Big Data: set similarity : q-grams, Overlap measure, Jaccard index, Jaccard distance

Today’s topic: is John Smith similar to Smith John? As you see, Edit distance 10 will measure as not similar, so as Needleman-Wunsch (score = – 5). Smith Waterman would just point to the two similar substrings. Hmm, are these strings really not similar?

I asked my kid: how could we find guys of which class have the most similar names to your class? He answered: well, we could take name by name and calculate Edit distance score for each and then sum results together?

Let’s have a look closer on some official methods.

Class one pupils {Katrina,Janis,Karlis,Martins,Anna,Karlina}

Class two pupils {Annija,Martins,Marta,Karolina,Ance}

First of all, let’s learn to obtain the set of comparable items – tokens.

Let’s start having names as our tokens. Set similarity operates with tokens, not “words” because words sound like are something meaningful for us. Tokens are… just tokens :) anything we have agree how to split the set – you’ll see several approaches.

Simple: if we use word a s token then string “David Alexander Smith” consists of three tokens: david, alexander, smith.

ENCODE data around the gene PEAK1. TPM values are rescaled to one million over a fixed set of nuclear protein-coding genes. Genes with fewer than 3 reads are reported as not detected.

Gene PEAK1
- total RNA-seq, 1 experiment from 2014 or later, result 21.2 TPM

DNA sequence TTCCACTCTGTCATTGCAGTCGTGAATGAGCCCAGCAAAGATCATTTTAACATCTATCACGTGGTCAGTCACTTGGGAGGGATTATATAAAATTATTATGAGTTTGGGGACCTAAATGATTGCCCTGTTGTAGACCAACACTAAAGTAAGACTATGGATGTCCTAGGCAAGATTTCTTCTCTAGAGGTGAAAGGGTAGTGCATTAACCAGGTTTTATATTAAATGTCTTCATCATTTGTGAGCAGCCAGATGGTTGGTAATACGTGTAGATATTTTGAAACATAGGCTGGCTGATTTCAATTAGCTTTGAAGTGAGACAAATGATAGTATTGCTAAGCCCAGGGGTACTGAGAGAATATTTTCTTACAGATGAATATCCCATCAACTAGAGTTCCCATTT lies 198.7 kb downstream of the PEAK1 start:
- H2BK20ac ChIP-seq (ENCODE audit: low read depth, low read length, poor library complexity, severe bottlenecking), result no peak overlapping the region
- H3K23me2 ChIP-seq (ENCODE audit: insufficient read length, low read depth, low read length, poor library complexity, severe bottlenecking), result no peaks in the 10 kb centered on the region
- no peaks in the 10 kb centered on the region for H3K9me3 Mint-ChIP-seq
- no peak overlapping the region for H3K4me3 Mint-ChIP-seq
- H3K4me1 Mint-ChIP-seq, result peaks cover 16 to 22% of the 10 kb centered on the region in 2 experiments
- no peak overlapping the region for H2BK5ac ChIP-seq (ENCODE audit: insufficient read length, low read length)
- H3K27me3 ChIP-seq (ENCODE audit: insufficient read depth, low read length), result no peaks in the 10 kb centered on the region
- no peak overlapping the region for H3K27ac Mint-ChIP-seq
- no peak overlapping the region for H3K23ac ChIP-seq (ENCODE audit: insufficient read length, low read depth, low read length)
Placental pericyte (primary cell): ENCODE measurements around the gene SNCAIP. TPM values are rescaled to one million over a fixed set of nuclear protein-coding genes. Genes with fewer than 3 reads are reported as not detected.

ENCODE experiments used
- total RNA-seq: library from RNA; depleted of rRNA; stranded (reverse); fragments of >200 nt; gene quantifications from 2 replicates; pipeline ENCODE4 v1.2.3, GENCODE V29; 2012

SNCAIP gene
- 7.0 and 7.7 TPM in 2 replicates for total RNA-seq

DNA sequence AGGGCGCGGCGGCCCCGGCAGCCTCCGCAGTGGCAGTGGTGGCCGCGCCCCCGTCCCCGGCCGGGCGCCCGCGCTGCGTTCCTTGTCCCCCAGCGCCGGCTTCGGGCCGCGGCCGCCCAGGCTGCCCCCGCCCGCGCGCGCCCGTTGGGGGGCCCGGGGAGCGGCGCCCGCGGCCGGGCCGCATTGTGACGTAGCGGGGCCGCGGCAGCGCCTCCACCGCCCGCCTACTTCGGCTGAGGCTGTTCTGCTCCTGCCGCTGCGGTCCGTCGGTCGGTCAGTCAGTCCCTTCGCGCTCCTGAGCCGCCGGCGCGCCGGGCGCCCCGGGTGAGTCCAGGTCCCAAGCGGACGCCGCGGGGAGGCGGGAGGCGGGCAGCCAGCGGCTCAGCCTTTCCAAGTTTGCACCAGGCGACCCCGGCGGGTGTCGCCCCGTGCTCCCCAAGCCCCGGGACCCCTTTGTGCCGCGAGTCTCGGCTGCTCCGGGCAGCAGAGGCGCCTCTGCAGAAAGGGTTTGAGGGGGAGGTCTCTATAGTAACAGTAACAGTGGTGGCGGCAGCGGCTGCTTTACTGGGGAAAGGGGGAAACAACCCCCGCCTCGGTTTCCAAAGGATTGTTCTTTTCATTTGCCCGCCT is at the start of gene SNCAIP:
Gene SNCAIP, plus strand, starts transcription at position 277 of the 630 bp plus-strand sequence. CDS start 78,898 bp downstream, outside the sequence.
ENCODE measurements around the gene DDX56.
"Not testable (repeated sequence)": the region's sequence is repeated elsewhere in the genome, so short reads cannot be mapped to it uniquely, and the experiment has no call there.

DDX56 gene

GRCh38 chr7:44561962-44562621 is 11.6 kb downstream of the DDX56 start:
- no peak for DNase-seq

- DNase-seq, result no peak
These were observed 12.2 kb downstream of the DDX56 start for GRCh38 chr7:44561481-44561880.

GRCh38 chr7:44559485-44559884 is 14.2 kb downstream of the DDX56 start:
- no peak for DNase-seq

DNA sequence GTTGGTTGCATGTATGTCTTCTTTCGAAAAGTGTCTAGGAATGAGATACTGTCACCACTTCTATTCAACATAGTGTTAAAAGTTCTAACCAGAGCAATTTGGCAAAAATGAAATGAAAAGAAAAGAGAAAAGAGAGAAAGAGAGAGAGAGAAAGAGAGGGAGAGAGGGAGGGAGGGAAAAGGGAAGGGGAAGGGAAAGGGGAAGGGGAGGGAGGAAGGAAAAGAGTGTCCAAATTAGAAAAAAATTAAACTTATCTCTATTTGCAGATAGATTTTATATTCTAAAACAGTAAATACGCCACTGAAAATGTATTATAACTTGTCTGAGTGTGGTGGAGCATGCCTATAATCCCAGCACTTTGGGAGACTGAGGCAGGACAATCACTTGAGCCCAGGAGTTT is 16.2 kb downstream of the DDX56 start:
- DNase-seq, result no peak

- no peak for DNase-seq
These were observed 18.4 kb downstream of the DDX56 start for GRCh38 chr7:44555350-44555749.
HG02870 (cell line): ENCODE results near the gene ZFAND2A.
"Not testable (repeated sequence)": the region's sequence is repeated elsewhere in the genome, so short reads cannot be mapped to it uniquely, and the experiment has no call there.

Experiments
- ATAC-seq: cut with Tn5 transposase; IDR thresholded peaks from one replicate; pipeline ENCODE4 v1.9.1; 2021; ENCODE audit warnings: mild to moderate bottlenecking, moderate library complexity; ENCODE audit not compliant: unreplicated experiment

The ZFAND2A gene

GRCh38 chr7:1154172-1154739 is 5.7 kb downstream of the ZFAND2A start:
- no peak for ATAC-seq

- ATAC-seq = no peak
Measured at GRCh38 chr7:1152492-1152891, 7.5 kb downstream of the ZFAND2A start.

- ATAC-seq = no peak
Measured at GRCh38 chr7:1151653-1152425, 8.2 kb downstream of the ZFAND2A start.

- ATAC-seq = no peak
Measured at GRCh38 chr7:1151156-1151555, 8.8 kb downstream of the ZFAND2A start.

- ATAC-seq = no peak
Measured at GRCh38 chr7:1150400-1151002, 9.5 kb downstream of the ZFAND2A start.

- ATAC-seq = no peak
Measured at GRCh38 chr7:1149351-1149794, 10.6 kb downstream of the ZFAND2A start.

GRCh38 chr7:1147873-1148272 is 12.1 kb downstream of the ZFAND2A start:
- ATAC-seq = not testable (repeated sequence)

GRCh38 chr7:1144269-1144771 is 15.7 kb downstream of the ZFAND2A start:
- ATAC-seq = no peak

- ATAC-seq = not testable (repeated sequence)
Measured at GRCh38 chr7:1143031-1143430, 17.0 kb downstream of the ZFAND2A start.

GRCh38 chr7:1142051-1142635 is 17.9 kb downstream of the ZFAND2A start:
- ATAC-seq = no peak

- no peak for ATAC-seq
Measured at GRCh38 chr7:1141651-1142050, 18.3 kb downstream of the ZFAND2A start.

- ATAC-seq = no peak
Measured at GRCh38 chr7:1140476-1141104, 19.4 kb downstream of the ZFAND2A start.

A bit more complex: we might agree that we during tokenisation remove common stop words like “of, the, and” or ” Mr, Ms, fon, da” etc.

Then string “Mr. David Alexander fon Smith” again consists of three tokens: david, alexander, smith.

q-grams or n-grams

This impressive name just means that we split the string in substrings of length q. I’ll use David and show you two approaches used – which approach you choose  later depends on your needs and further usage of results.

q=1 (unigram):

• {D,a,v,i,d}

q=2 (bigram, sometimes called digram):

• first approach: {#d,da,av,vi,id,d#} (I used the special character # to pad for the length)
• second approach: {da,av,vi,id}

q=3 (trigram):

• {##d,#da,dav,avi,vid,id#,d##}
• {dav,avi,vid}

q=4 (four-gram):

• {###d,##da,#dav,davi,avid,vid#,id##,d###}
• {davi,avid}

q=5 (five-gram):

• {####d,###da,##dav,#davi,david,#avid,##vid,###id,####d}
• {david}

I used R for some tests, see it does the second approach:

Similar strings have many common q-grams.

You might find it interesting that translation software most likely detects language by comparing q-grams to the statistical results of languages. This my blog entry could be split in bigrams and would have result “English” returned.

Q-gramming may be applied to word level also.